Located on Barnard Street just south of Broughton Street, Telfair Square is rightly known as one of Savannah’s great cultural centers, hosting two of the three facilities owned and operated by Telfair Museums.

Located on Barnard Street just south of Broughton Street, Telfair Square is rightly known as one of Savannah’s great cultural centers, hosting two of the three facilities owned and operated by Telfair Museums. However, there’s a lot of history on Telfair Square to complement the art.

Philanthropic Legacy

One of Savannah’s four original squares, Telfair Square was originally known as St. James Square and was named after a famous park in London, England. The name was officially changed to Telfair Square in 1883 to honor the locally prominent Telfair family. Today, Telfair Square stands apart as the only Savannah square to honor a family rather than an individual.

After the death of family patriarch and former Georgia Governor Edward Telfair, his daughter Mary also became a leading local philanthropist. Mary Telfair’s will dictated that the family mansion on the northwest corner of the square designed by William Jay would become a museum, making it the first public art museum in Georgia.

Now known as the Telfair Academy, the English Regency masterpiece is fronted by four statues honoring icons of art and architecture, including Flemish painter Peter Paul Rubens, Renaissance painter Rafael, ancient Greek sculptor and architect Phidias, sculptor Michelangelo and Dutch painter Rembrandt. As part of the home’s expansion into a museum, German architect Detlef Lienau added the attic story in the 1880s.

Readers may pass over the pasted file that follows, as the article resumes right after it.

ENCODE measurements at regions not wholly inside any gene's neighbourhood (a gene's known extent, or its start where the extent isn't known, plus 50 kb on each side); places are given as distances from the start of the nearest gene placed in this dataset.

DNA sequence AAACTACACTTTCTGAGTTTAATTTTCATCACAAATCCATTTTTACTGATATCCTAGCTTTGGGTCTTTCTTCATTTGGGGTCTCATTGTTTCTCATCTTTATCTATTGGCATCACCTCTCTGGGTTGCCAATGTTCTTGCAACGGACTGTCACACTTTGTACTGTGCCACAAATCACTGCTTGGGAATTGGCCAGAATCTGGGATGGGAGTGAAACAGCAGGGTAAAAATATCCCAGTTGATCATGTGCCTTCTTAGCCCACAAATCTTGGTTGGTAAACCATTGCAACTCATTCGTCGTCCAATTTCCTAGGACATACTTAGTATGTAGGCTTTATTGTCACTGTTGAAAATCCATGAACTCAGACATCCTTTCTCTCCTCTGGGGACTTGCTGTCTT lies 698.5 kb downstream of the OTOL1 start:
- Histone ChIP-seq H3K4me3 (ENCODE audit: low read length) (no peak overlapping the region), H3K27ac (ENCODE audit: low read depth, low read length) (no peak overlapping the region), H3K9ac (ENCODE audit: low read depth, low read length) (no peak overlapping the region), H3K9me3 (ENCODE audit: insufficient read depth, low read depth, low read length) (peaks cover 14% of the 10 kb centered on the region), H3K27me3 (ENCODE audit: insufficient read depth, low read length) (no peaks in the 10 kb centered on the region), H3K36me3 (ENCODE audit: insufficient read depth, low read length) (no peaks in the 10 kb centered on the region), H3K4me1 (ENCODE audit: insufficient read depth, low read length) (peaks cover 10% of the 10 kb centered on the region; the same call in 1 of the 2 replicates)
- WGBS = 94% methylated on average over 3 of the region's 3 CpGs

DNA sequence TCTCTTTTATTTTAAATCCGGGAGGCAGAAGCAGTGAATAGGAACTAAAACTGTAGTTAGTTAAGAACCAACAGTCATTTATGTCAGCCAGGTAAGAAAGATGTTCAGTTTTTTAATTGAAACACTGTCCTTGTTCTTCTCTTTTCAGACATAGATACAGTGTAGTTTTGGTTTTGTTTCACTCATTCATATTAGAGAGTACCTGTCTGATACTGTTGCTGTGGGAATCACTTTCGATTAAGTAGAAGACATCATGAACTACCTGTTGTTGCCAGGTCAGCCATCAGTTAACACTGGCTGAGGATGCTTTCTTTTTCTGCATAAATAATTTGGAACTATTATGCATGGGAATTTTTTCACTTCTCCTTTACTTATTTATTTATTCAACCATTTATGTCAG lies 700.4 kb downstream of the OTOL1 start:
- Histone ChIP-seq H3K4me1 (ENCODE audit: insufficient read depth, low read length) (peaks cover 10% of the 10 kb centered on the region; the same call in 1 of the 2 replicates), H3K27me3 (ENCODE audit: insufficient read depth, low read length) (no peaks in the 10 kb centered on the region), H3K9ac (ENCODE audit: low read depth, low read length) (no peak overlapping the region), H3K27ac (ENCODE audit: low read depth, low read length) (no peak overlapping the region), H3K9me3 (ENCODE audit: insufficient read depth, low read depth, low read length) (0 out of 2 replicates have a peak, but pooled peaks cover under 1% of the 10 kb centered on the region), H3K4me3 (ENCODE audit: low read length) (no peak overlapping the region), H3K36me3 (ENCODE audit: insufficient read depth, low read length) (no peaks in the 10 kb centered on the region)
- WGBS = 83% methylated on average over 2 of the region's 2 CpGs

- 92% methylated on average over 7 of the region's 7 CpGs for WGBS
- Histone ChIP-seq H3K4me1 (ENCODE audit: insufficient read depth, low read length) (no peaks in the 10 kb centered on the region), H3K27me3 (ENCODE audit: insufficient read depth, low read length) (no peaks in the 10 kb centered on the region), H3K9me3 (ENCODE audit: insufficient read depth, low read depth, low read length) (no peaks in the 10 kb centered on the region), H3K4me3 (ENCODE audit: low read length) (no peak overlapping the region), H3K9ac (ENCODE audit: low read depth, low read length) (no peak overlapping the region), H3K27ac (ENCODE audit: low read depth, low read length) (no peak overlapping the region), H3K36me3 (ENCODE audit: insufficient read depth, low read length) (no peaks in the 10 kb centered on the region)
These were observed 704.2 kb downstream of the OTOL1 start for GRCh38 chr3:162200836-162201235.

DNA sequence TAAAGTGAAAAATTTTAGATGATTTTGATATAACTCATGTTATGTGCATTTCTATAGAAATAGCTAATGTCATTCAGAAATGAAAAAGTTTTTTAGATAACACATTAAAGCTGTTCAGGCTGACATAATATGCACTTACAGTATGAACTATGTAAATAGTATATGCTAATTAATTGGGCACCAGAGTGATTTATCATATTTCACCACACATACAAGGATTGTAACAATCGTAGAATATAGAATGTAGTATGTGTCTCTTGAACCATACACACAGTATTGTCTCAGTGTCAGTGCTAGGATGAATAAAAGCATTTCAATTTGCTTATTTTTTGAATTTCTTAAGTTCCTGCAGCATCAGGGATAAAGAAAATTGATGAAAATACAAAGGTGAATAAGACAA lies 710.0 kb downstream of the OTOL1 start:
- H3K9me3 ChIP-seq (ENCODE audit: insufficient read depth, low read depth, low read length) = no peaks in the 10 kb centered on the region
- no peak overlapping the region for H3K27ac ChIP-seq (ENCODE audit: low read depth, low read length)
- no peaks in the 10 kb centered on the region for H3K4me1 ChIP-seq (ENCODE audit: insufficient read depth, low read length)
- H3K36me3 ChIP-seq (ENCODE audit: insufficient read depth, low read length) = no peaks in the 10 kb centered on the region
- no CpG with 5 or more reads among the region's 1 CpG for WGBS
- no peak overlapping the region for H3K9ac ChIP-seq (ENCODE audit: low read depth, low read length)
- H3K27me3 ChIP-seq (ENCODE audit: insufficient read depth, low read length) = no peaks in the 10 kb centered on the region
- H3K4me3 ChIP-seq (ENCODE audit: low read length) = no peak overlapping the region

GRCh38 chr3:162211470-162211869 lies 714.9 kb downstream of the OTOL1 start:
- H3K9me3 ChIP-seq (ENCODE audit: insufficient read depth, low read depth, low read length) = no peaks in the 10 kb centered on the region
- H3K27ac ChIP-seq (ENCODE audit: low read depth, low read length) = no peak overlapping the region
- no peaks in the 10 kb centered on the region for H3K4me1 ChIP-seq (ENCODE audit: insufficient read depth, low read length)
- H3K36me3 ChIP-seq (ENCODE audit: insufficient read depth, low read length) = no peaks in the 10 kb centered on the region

Modernism’s Effects

The biggest change to Telfair Square came with the construction of the Jepson Center for the Arts on the southern side of the square, which was officially completed in 2006. This decidedly modernist structure, designed by legendary architect Moshe Safdie, houses the Telfair Museums’ permanent art collection and rotating exhibits, as well as Telfair offices.

While Safdie’s ultra-modern design met with controversy when it was first proposed, the Jepson Center has become a beloved local institution, its sleek glass facade reflecting the natural beauty of Telfair Square itself.

Other modern buildings on the square, likely much less popular than the Jepson Center, include the 1980s-era federal government offices on the southeast corner — often derisively called “the bathroom tile buildings”– and the new federal courthouse annex on the east side of the square.

Adjacent to the Jepson Center along York Street is “Lawyer’s Row,” a series of early 20th-century townhouses now largely occupied by attorney’s offices, since the street is strategically located within walking distance of the Chatham County Courthouse on Montgomery Street.

Echoes of History

Between the Jepson Center and the Telfair Academy stands a local house of worship of great cultural importance: Trinity United Methodist Church, the home of the oldest Methodist congregation in Savannah. The present structure dates from 1848 and offers a breathtaking sanctuary that also hosts classical music concerts, literaray readings and other cultural events throughout the year. A sanctuary renovation in 1967 restored the interiors to their original state, and a further 2005 facade renovation of the church earned a Historic Savannah Foundation Award of Excellence.

The First Chatham Bank building and parking lot on the square’s northern side roughly occupy the former site of the home of George Walton, one of Georgia’s three signers of the Declaration of Independence. The Walton residence had the distinction of hosting George Washington during his stay in Savannah in 1791.

The Girl Scouts Garden in the southeast quadrant is a hidden gem in Telfair Square. With landscaping in the distinctive shape of the Girl Scouts trefoil logo, the garden primarily features daisies in honor of Savannah’s own Juliette Gordon Low, the Girl Scouts founder whose nickname was Daisy.

Each of Savannah’s squares has its own unique “personality” and its own distinctive history. If you’re interested in buying or selling property on any of Savannah’s historic squares, be sure to work with a real estate professional who has experience with residential property in the Landmark District.

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